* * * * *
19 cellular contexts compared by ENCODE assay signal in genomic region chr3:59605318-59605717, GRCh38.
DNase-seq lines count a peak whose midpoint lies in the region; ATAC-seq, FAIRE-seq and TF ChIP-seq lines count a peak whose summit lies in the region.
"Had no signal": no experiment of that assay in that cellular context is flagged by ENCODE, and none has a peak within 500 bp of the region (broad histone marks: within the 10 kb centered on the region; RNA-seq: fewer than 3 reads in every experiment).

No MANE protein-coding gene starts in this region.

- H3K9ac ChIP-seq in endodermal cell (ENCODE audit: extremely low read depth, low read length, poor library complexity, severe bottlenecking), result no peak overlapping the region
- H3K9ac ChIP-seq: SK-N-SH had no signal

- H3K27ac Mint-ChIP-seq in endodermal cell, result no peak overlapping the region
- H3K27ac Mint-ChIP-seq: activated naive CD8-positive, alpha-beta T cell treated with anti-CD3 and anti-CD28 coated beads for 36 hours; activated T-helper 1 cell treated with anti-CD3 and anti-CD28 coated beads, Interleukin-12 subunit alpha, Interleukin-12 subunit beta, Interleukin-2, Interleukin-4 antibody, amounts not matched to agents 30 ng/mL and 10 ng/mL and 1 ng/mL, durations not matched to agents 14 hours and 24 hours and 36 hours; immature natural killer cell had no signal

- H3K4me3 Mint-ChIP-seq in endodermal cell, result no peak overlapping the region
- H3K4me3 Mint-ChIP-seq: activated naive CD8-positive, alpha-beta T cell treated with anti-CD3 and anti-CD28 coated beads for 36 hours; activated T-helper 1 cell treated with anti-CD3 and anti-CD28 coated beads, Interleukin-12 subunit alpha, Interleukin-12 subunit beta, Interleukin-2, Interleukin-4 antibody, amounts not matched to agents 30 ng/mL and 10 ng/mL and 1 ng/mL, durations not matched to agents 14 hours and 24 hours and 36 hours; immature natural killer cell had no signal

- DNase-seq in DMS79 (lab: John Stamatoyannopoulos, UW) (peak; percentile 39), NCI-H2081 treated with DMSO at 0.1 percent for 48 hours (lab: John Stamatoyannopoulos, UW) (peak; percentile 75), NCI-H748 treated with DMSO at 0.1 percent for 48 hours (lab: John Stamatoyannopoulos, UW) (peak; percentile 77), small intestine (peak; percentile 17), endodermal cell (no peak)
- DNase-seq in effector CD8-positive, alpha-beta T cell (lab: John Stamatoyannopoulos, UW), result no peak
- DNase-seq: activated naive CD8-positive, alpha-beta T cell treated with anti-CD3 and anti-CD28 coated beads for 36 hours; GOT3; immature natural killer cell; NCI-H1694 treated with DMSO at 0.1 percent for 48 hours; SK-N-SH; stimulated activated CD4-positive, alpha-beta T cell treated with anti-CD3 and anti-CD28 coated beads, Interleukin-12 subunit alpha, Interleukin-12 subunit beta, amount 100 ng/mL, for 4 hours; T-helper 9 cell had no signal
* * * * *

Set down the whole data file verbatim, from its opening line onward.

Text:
19 cellular contexts compared by ENCODE assay signal in genomic region chr3:59605318-59605717, GRCh38.
DNase-seq lines count a peak whose midpoint lies in the region; ATAC-seq, FAIRE-seq and TF ChIP-seq lines count a peak whose summit lies in the region.
"Had no signal": no experiment of that assay in that cellular context is flagged by ENCODE, and none has a peak within 500 bp of the region (broad histone marks: within the 10 kb centered on the region; RNA-seq: fewer than 3 reads in every experiment).

No MANE protein-coding gene starts in this region.

- H3K9ac ChIP-seq in endodermal cell (ENCODE audit: extremely low read depth, low read length, poor library complexity, severe bottlenecking), result no peak overlapping the region
- H3K9ac ChIP-seq: SK-N-SH had no signal

- H3K27ac Mint-ChIP-seq in endodermal cell, result no peak overlapping the region
- H3K27ac Mint-ChIP-seq: activated naive CD8-positive, alpha-beta T cell treated with anti-CD3 and anti-CD28 coated beads for 36 hours; activated T-helper 1 cell treated with anti-CD3 and anti-CD28 coated beads, Interleukin-12 subunit alpha, Interleukin-12 subunit beta, Interleukin-2, Interleukin-4 antibody, amounts not matched to agents 30 ng/mL and 10 ng/mL and 1 ng/mL, durations not matched to agents 14 hours and 24 hours and 36 hours; immature natural killer cell had no signal

- H3K4me3 Mint-ChIP-seq in endodermal cell, result no peak overlapping the region
- H3K4me3 Mint-ChIP-seq: activated naive CD8-positive, alpha-beta T cell treated with anti-CD3 and anti-CD28 coated beads for 36 hours; activated T-helper 1 cell treated with anti-CD3 and anti-CD28 coated beads, Interleukin-12 subunit alpha, Interleukin-12 subunit beta, Interleukin-2, Interleukin-4 antibody, amounts not matched to agents 30 ng/mL and 10 ng/mL and 1 ng/mL, durations not matched to agents 14 hours and 24 hours and 36 hours; immature natural killer cell had no signal

- DNase-seq in DMS79 (lab: John Stamatoyannopoulos, UW) (peak; percentile 39), NCI-H2081 treated with DMSO at 0.1 percent for 48 hours (lab: John Stamatoyannopoulos, UW) (peak; percentile 75), NCI-H748 treated with DMSO at 0.1 percent for 48 hours (lab: John Stamatoyannopoulos, UW) (peak; percentile 77), small intestine (peak; percentile 17), endodermal cell (no peak)
- DNase-seq in effector CD8-positive, alpha-beta T cell (lab: John Stamatoyannopoulos, UW), result no peak
- DNase-seq: activated naive CD8-positive, alpha-beta T cell treated with anti-CD3 and anti-CD28 coated beads for 36 hours; GOT3; immature natural killer cell; NCI-H1694 treated with DMSO at 0.1 percent for 48 hours; SK-N-SH; stimulated activated CD4-positive, alpha-beta T cell treated with anti-CD3 and anti-CD28 coated beads, Interleukin-12 subunit alpha, Interleukin-12 subunit beta, amount 100 ng/mL, for 4 hours; T-helper 9 cell had no signal